18 Using General Power of Appointment Trusts PLR (January 16, 2004) PLR (January 27, 2006) In each of these rulings, the taxpayer proposed to establish a single revocable trust and fund it with his own assets, but giving his wife a general power of appointment over a portion of the assets in the husbands trust equal to the value of the wifes remaining applicable exclusion amount, less the value of the wifes taxable estate determined as if she did not possess this power. In PLR and PLR , the wife executed a Will, which exercised the general power of appointment. Upon wifes death, who has little or no assets, the husband is required to pay over such amount from his trust to the wifes estate whereupon such assets will be held in a traditional by-pass share, as though the wife had established the by-pass share for the benefit of her husband.
19 The husband was the sole trustee of the wifes by-pass trust (which was funded with the husbands assets taken out of his revocable trust). The trust provides that the trustee will pay to the husband and to the husbands descendants any amount of income and principal of the wifes by-pass trust that the trustees deem necessary and advisable for the health, education, support, and maintenance of the husband and his descendants. If the trust holds wifes residence, during his life, husband will have the exclusive use of that residence and the wifes family trust will pay all costs associated with that use. Husband also will have a testamentary limited power of appointment to appoint the assets of the wifes by-pass trust among his then living descendants. Any assets not so appointed, will be distributed to the wifes then living descendants by right of representation. Using General Power of Appointment Trusts (cont)
20 Requests 1)On the death of the wife, if wife exercises the power of appointment granted, husband will be treated as making a gift that qualifies for the federal gift tax marital deduction to wife with respect to that portion of the trust appointed by wife. 2)If wife predeceases husband, the value of trust assets over which wife holds a general power of appointment will be included in wifes gross estate. 3)Any assets that originated in husbands trust and that pass to wifes by- pass trust will not constitute a gift from husband to other beneficiaries of wifes by-pass trust. 4)Any assets that originated in husbands trust and that pass to wifes by- pass trust established under her Will would not be included in husbands gross estate.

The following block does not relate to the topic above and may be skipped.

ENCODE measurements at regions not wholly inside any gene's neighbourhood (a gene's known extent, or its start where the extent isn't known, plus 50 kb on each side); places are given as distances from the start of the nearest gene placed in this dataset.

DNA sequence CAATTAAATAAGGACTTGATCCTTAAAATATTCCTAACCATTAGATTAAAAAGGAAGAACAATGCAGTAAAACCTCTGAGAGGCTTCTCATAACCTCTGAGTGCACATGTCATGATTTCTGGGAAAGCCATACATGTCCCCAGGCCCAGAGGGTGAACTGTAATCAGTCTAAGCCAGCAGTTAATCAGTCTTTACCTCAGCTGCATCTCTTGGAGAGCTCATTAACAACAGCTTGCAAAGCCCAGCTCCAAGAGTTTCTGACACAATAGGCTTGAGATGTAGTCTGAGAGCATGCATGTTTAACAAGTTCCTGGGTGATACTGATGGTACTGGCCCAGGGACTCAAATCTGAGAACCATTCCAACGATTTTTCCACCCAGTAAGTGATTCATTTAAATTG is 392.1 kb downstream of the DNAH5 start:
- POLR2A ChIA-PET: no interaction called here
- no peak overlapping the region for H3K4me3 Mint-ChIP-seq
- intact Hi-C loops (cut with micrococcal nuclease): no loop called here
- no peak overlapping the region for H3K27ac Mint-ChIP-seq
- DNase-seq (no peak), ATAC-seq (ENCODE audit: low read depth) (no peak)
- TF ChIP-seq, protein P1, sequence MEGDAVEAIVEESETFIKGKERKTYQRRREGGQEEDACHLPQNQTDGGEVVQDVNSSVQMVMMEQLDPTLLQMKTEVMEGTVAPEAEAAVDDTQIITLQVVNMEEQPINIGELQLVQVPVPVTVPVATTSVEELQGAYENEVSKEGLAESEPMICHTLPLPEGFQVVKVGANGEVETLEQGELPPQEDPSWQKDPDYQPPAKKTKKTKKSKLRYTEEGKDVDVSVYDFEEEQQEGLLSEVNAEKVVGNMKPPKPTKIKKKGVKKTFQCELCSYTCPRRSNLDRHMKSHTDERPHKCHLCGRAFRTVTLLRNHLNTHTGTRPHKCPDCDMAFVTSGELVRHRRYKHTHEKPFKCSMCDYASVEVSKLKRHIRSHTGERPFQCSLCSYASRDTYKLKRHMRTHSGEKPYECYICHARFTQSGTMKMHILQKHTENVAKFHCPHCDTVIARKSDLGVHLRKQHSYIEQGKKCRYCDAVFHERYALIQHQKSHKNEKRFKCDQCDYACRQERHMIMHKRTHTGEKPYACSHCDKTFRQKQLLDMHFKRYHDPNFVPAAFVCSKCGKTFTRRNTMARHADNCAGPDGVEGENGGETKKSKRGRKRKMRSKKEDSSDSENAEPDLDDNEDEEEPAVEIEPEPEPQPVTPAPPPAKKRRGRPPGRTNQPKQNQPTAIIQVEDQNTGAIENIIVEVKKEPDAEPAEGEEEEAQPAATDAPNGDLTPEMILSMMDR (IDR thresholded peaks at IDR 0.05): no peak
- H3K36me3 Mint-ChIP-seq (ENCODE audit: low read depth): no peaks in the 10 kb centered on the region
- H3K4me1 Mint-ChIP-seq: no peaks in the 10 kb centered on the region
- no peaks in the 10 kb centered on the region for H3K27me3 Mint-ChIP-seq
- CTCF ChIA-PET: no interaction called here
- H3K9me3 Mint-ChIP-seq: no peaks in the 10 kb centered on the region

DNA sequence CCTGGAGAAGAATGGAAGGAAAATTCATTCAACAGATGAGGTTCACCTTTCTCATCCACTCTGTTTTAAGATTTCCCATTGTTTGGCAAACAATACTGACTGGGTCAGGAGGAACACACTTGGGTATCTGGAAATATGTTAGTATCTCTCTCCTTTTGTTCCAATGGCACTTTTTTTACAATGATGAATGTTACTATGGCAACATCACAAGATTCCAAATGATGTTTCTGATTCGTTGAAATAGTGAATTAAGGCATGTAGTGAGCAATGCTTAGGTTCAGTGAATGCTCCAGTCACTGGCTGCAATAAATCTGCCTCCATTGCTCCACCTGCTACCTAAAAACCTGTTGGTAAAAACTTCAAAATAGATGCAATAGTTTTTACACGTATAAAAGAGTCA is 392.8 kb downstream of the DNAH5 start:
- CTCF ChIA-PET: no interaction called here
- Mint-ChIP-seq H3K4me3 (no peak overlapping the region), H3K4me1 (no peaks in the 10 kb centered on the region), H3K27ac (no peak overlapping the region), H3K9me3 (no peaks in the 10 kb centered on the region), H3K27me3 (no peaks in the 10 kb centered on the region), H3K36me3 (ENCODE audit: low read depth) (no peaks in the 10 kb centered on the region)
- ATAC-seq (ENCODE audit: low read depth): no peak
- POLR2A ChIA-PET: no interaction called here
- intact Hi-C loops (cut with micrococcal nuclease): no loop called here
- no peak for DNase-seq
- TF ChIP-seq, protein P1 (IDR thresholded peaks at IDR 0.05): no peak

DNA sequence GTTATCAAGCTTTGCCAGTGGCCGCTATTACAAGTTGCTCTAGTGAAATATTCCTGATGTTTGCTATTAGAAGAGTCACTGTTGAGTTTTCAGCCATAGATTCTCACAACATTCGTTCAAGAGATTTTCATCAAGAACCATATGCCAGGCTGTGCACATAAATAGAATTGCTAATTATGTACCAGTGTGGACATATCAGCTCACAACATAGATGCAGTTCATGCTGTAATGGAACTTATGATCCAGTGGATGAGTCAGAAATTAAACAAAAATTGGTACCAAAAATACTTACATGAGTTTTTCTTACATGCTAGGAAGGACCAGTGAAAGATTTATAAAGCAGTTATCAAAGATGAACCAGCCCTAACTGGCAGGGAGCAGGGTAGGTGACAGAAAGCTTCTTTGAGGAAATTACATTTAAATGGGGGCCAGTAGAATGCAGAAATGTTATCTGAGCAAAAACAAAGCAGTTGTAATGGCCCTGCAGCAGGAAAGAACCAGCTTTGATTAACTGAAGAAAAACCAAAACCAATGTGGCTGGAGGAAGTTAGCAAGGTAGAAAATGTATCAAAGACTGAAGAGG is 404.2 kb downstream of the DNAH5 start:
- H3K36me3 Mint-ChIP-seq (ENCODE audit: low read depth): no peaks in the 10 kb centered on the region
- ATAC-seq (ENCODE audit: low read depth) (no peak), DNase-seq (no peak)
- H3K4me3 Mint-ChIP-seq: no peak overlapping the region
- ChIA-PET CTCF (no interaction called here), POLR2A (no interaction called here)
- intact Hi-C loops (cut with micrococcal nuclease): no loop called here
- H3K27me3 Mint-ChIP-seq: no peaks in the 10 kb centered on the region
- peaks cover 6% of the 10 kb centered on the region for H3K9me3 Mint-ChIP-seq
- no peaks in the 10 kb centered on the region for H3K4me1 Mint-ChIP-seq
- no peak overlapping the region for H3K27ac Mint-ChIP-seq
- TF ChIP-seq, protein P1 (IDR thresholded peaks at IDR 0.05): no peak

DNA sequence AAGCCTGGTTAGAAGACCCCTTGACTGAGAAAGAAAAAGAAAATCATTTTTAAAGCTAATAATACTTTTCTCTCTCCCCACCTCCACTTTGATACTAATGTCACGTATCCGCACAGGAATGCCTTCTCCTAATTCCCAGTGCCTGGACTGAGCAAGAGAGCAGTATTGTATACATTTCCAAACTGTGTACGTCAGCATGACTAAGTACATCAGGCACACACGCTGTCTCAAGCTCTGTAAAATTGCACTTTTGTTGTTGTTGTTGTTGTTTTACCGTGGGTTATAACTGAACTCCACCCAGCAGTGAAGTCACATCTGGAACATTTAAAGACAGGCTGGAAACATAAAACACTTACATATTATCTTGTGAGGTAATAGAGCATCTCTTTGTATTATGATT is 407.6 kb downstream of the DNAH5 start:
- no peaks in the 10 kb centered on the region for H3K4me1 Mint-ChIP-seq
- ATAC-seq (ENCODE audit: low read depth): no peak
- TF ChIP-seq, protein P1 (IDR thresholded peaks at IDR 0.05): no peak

21 The IRS answered all questions favorably: Ruling 1: If wife predeceases husband, the value of trust assets over which wife holds a general power of appointment will be included in wifes gross estate. Ruling 2: If wife exercises that power of appointment, husband is treated as relinquishing his dominion and control over the property, subject to that power of appointment. Accordingly, on the death of wife, if wife exercises the power of appointment granted her, husband will have made a completed gift to her under Section 2501 and will be eligible for the federal gift tax marital deduction under Section Ruling 3: Any assets that originated in husbands revocable trust and that pass to the wifes by-pass trust will not constitute a gift from husband to the other beneficiaries of the wifes trust since wife, at her death, will be treated as the owner of the trust assets she appoints.
22 Ruling 4: None of the assets in the wifes by-pass trust will be includible in the husbands estate, since in his role as either a beneficiary or a trustee, husband will not have a general power of appointment under Section 2041, because distributions of income and principal from wifes family trust are subject to an ascertainable standard. Also, any interest husband may have under wifes by-pass trust in a residence in which he may have had an ownership interest would not cause that residence to be includible in his gross estate under Section As a result, none of the assets in the wifes by- pass trust will be includible in the husbands gross estate.
23 Question: Does the spouse actually have to exercise the power to achieve the same result? In PLR and in PLR , the facts showed that the wife intended to actually exercise the general power of appointment. In PLR , the power of appointment was not expressly exercised and the assets passed in default of appointment to a by-pass trust for the benefit of the donor. The IRS ruled that the gift qualified for the gift tax marital deduction. Treasury Regulations (e)-1(G)(2) provides that the actual exercise of a testamentary general power of appointment is not required in order to qualify for the gift tax marital deduction. The Regulations provide that an income interest coupled with a general power of appointment will qualify for the gift tax marital deduction even though the donee spouse does not exercise the power and takers in default designated by the donor spouse ultimately receive the property.